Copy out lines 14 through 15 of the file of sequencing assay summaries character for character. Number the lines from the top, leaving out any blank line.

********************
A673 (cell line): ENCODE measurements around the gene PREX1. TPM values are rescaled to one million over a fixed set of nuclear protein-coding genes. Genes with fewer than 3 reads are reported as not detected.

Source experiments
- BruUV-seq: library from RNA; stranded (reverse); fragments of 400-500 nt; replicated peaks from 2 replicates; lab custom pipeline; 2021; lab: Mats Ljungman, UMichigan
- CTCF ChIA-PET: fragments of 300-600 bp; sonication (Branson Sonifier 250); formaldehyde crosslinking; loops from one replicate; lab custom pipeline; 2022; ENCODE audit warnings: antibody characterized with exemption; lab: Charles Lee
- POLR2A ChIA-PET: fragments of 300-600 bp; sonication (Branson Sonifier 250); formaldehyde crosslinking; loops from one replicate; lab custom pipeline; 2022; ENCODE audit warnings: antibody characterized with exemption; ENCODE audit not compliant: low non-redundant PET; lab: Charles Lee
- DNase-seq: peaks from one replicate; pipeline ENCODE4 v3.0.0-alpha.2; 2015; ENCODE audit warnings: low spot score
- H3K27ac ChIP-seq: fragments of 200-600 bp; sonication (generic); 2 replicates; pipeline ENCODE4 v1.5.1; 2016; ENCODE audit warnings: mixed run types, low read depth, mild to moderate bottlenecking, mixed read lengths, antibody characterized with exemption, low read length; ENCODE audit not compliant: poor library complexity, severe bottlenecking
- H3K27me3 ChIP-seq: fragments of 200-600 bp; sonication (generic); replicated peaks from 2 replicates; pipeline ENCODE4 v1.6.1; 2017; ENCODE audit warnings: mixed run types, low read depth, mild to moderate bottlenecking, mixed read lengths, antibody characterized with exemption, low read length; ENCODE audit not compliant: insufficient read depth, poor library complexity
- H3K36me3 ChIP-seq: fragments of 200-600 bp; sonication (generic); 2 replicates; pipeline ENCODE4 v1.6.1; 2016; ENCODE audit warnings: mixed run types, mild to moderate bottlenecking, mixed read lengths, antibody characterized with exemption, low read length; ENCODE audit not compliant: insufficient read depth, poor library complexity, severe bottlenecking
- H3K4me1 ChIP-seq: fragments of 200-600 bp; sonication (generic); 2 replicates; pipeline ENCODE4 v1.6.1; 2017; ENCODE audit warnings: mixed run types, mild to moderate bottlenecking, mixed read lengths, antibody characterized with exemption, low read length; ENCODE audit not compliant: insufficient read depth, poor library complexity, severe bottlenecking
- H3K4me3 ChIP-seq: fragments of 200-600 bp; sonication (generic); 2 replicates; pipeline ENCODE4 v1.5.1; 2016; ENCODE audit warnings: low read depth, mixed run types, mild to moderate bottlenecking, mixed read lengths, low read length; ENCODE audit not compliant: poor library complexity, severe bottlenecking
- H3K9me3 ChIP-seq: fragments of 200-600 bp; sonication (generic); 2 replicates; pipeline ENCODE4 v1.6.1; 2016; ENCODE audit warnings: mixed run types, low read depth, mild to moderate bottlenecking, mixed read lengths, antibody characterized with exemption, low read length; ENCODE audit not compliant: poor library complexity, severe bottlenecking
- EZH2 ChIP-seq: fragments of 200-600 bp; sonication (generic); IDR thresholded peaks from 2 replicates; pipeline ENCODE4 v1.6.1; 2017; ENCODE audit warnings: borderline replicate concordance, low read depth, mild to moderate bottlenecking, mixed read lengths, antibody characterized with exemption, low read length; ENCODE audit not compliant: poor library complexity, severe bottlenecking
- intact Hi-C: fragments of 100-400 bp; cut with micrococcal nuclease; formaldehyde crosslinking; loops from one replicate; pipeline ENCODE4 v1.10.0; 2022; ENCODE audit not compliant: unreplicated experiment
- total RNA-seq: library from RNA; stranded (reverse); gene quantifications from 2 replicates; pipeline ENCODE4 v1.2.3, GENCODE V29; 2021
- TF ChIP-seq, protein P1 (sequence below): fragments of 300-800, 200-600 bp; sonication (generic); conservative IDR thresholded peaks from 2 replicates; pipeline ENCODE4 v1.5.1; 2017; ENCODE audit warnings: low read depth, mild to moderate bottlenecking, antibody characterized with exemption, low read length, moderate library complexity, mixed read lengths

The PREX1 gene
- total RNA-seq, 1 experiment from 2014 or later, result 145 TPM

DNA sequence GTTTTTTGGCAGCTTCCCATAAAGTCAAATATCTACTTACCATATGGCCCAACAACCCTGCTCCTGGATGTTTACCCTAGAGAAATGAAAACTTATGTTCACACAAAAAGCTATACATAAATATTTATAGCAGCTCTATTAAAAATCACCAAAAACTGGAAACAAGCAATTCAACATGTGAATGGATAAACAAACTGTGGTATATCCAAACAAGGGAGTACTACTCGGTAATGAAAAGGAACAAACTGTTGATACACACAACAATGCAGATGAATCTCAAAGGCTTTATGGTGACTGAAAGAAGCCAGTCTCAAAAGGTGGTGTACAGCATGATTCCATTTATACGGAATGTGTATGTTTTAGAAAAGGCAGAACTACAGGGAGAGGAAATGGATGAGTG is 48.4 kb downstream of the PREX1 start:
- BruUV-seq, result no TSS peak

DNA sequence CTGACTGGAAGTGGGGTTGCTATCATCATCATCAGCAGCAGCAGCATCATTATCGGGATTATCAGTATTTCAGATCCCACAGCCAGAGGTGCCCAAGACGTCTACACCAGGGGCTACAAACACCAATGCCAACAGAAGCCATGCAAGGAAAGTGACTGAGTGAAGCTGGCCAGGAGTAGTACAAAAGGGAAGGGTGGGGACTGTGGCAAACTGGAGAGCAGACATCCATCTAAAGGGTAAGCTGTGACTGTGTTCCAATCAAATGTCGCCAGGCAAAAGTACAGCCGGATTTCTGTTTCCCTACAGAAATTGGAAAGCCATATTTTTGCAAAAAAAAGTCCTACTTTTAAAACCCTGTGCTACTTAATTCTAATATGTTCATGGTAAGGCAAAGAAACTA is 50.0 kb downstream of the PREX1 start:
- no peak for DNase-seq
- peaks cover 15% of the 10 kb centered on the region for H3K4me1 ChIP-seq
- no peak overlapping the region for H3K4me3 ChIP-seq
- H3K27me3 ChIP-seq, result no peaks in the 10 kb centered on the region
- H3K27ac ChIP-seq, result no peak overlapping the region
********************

- intact Hi-C: fragments of 100-400 bp; cut with micrococcal nuclease; formaldehyde crosslinking; loops from one replicate; pipeline ENCODE4 v1.10.0; 2022; ENCODE audit not compliant: unreplicated experiment
- total RNA-seq: library from RNA; stranded (reverse); gene quantifications from 2 replicates; pipeline ENCODE4 v1.2.3, GENCODE V29; 2021